O'Neill makes history as N.Ireland's first nationalist leader

O'Neill has been waiting to become Northern Ireland's first minister for nearly two years (Paul Faith)
O'Neill has been waiting to become Northern Ireland's first minister for nearly two years (Paul Faith)

Michelle O'Neill on Saturday became the first nationalist leader of Northern Ireland's government, a historic moment for the British territory prompted by the return of power-sharing after the biggest pro-UK party ended a two-year boycott.

In a special sitting, the Northern Ireland Assembly first voted to resume devolved governing and then nominated the pro-Irish unity Sinn Fein politician as first minister.

The landmark move came after the Democratic Unionist Party (DUP) ended its walkout from the Stormont institutions after striking a deal this week with the UK government over post-Brexit trade rules.

The assembly also appointed the DUP's Emma Little-Pengelly to be O'Neill's deputy and filled other top ministerial posts.

Under the 1998 Good Friday Agreement, also known as the Belfast Agreement, that ended three decades of sectarian violence over British rule in Northern Ireland, the first minister and deputy first minister posts are equal.

But the appointment of a Roman Catholic, pro-Irish unity first minister in a nation set up as a Protestant-majority state under British rule is hugely symbolic.

It not only reflects Sinn Fein's position as Northern Ireland's biggest party but also shifting demographics, since the island of Ireland was split into two self-governing entities in 1921.

- 'A day of optimism' -

"This is an historic day and it does represent a new dawn," O'Neill told fellow lawmakers shortly after her selection, noting it was "unimaginable to my parents' and grandparents' generation".

"We must never forget all those who have died or been injured or their families," she said.

"I am sorry for all the lives lost during the conflict without exception," she said, adding: "I am wholeheartedly committed to continue in the work of reconciliation between all of our people."

US President Joe Biden welcomed the development as "an important step".

"I look forward to seeing the renewed stability of a power-sharing government that strengthens the peace dividend, restores public services, and continues building on the immense progress of the last decades," he said in a statement.

O'Neill takes office facing the pressing problem of fixing budgetary constraints and crumbling public services that have sparked widespread industrial disputes in Northern Ireland.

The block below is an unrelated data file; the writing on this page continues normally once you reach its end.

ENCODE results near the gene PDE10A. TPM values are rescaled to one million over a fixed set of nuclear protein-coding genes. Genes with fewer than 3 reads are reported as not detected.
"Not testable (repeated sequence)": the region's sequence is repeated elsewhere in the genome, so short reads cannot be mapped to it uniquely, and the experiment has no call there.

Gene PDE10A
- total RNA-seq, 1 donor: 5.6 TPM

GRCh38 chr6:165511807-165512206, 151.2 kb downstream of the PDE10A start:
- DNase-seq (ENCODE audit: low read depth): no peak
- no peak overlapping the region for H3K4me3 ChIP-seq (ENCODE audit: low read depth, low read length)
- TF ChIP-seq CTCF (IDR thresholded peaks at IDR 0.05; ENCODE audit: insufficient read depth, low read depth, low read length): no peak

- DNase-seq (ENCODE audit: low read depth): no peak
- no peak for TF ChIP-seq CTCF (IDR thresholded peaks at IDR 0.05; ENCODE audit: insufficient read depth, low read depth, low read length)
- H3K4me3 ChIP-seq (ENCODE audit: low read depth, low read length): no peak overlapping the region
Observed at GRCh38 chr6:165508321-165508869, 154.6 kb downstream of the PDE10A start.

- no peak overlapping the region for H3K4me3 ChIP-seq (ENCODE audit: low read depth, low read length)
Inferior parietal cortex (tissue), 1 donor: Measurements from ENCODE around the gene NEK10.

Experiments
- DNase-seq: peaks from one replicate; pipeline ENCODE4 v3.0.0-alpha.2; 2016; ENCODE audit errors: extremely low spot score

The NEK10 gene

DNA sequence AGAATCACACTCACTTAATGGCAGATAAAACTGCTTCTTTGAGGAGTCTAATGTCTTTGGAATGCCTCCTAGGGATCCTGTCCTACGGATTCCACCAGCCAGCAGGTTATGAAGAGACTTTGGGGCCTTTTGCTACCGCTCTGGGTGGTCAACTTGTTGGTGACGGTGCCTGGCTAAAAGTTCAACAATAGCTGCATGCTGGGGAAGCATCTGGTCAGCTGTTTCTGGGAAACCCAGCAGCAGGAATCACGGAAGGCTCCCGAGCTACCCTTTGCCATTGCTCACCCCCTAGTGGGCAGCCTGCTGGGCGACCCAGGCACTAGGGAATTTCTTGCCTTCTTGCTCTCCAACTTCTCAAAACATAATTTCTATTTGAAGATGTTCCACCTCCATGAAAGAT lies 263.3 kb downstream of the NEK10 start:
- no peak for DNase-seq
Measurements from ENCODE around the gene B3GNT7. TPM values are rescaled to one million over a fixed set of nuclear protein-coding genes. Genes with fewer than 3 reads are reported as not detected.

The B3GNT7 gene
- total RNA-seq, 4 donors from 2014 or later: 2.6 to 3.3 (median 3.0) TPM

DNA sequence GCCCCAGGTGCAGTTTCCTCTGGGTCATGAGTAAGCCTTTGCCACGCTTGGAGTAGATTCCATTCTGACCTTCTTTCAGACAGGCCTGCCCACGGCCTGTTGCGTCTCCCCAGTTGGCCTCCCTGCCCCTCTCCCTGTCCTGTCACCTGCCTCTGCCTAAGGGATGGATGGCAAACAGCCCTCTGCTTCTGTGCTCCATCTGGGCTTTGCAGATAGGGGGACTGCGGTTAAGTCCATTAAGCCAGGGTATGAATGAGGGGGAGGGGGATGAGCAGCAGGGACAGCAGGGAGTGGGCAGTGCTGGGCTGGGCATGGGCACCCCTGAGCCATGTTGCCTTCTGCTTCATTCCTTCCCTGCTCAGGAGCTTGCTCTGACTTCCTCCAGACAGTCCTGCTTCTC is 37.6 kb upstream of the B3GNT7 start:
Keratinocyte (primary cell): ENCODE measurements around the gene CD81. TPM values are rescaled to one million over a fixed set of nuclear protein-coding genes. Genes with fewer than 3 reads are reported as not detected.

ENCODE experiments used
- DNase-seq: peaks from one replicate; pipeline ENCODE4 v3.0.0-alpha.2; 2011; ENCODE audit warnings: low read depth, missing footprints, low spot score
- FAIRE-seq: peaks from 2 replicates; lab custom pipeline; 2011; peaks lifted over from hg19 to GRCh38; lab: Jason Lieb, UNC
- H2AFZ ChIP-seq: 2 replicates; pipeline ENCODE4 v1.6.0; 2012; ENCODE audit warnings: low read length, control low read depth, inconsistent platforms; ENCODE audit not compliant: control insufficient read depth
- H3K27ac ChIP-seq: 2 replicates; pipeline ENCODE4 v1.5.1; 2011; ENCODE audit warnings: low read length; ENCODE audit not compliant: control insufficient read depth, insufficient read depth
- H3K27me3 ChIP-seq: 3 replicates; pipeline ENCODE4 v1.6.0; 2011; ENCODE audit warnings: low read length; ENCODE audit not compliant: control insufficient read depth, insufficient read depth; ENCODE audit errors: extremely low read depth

She has called the assembly's restoration "a day of optimism" and urged a joint effort to tackle the problems.

The 47-year-old has been first minister-designate since May 2022, when Sinn Fein became the largest party in elections for the 90-seat assembly.

But until now, the DUP boycott of the assembly had prevented her from taking up the role.

Northern Ireland shares the UK's only land border with the European Union, with the Republic of Ireland to the south. Under the 1998 peace accord it needs to be kept open, without infrastructure.

London struck a separate Brexit trade pact with Brussels over Northern Ireland, which mandated port checks on goods arriving there from mainland Britain -- England, Scotland and Wales.

Unionists, though, said that effectively keeping only Northern Ireland in the EU single market and customs union risked cutting it adrift from the rest of the UK, and made a united Ireland more likely.

- 'Sustainable' -

But after two years of protracted negotiations, the DUP has returned to power-sharing.

The deal it struck with London this week will ease routine checks on goods crossing the Irish Sea destined to remain in Northern Ireland.

The UK government will release a £3.3 billion ($4.2 billion) package to bolster struggling public services there, after a series of strikes in recent weeks over pay.

"Today is a good day for Northern Ireland, a day when once again our place in the United Kingdom and its internal market is respected and protected," DUP leader Jeffrey Donaldson said at Stormont.

Chris Heaton-Harris, Northern Ireland Secretary in the UK government, said he was "confident" it would now have "sustainable government... for a very long time".

However, smaller, more hardline unionists remain bitterly opposed to Stormont's return.